Let John Chrysostom Preach His Nativity Sermon on Christmas Sunday


Several years ago, I served as the Assistant Rector at a large Anglican Church. This meant, of course, that I had the wonderful opportunity of preaching cultural holiday weekends when attendance would be predictably low … i.e. Memorial Day Weekend, Labor Day Weekend, etc. One of the key weekends that I always got to preach was the First Sunday of Christmas. I developed a unique tradition for preaching those services that I have continued now as a Rector. I would like to share with you my thought process, followed by the sermon itself.

During my sermon preparation for the first time I was going to preach that special service, I came across the Nativity Sermon of St. John Chrysostom. I was blown away! It is a stunning sermon. I remembered that our Orthodox Brethren read his Easter sermon during their Pachal (Easter) celebrations, which gave me an idea. Why not read/preach Chrysostom’s Christmas sermon in a similar manner?!


That’s what I decided to do. I gently edited the sermon into a basic 10-12 minute manuscript and sketched out an intro. After all, I wanted to let our congregation know who had actually written the sermon I would be delivering.

It was a hit! Our people loved it! By the way, my family loved it too, because it allowed me to relax during the Christmas season. For my workload, it has become the equivalent of bringing in a guest preacher for that Sunday every year!

Check it out below, and feel free to borrow this tradition!

St. John Chrysostom’s Nativity Sermon

Preacher’s Introduction

The first Christmas Sermon captured for the Church was in 386 A.D. by St. John Chrysostom. It was preached at Antioch in Asia Minor–during the first year of his public ministry. Later, he became Bishop of Constantinople and is known as a Doctor of the Church. It was his skillful preaching that earned him the nickname “Chrysostom,” which means “Golden-Mouthed.”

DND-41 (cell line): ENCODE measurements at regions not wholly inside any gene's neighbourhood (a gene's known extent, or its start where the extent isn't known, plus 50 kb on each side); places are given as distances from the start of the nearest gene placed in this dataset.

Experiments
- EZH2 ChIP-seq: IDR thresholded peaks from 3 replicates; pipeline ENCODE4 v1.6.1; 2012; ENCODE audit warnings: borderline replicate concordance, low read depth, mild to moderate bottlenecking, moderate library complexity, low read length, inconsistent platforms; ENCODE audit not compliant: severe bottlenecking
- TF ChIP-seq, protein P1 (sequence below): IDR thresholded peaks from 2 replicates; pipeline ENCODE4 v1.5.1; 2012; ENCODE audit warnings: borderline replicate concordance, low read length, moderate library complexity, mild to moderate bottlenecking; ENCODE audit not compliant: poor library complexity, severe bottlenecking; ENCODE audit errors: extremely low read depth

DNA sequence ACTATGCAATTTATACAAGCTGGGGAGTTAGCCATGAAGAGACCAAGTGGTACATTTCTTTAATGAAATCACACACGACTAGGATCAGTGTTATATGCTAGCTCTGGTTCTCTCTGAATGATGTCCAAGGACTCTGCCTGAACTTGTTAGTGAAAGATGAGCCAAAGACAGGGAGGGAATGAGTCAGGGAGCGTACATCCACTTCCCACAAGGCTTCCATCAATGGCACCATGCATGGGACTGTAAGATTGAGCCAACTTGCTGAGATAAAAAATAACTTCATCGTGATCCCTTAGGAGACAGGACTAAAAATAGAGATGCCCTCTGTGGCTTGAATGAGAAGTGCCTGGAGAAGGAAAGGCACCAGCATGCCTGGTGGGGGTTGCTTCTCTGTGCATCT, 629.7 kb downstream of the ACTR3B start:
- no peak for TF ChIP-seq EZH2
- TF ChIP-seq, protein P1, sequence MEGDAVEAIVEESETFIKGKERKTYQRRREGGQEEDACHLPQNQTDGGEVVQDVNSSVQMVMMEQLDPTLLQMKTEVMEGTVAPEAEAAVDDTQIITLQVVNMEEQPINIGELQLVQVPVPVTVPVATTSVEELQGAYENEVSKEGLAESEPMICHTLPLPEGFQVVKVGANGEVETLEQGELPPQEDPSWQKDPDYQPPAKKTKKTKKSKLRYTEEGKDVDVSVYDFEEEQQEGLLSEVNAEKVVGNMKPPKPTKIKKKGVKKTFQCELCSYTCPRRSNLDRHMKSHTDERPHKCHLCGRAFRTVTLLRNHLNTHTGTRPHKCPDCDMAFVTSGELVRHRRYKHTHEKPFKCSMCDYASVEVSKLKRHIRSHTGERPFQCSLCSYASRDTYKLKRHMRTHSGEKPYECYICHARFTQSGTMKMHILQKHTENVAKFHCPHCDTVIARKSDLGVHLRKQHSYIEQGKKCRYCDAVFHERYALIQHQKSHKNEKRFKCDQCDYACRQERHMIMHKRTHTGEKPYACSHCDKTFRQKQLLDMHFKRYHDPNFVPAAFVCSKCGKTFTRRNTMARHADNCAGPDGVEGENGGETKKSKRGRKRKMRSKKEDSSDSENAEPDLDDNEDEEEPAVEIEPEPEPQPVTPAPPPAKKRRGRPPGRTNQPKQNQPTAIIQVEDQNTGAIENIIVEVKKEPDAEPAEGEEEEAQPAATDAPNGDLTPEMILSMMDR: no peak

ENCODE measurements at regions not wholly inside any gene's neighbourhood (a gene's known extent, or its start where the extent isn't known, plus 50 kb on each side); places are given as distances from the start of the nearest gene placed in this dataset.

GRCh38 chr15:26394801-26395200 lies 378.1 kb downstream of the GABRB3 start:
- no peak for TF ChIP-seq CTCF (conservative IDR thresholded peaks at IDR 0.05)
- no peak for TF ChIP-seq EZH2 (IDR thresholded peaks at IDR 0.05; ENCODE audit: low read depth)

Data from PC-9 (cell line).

This morning, I want to try something unique and share his Christmas Day Sermon today as our meditation that he delivered in his first year of ordained ministry.

Let the words of my mouth and the meditation of all of our hearts be acceptable in your sight. For you, O Lord, are our Rock and our Redeemer. Amen.

Chrysostom’s Sermon

BEHOLD {He said} … a new and wondrous mystery. My ears resound to the Shepherd’s song, piping no soft melody, but chanting full forth a heavenly hymn. The Angels sing. The Archangels blend their voice in harmony. The Cherubim hymn their joyful praise. The Seraphim exalt His glory. All join to praise this holy feast, beholding the Godhead here on earth, and man in heaven. He Who is above, now for our redemption dwells here below; and he that was lowly is by divine mercy raised.

Bethlehem this day resembles heaven; hearing from the stars the singing of angelic voices; and in place of the sun, enfolds within itself on every side, the Sun of justice. And ask not how: for where God wills, the order of nature yields. For He willed; He had the power; He descended; He redeemed; all things yielded in obedience to God. This day He Who is, is Born; and He Who is, becomes what He was not. For when He was God, He became man; yet not departing from the Godhead that is His. Nor yet by any loss of divinity became He man, nor through increase became He God from man; but being the Word He became flesh, His nature, because of impassability, remaining unchanged.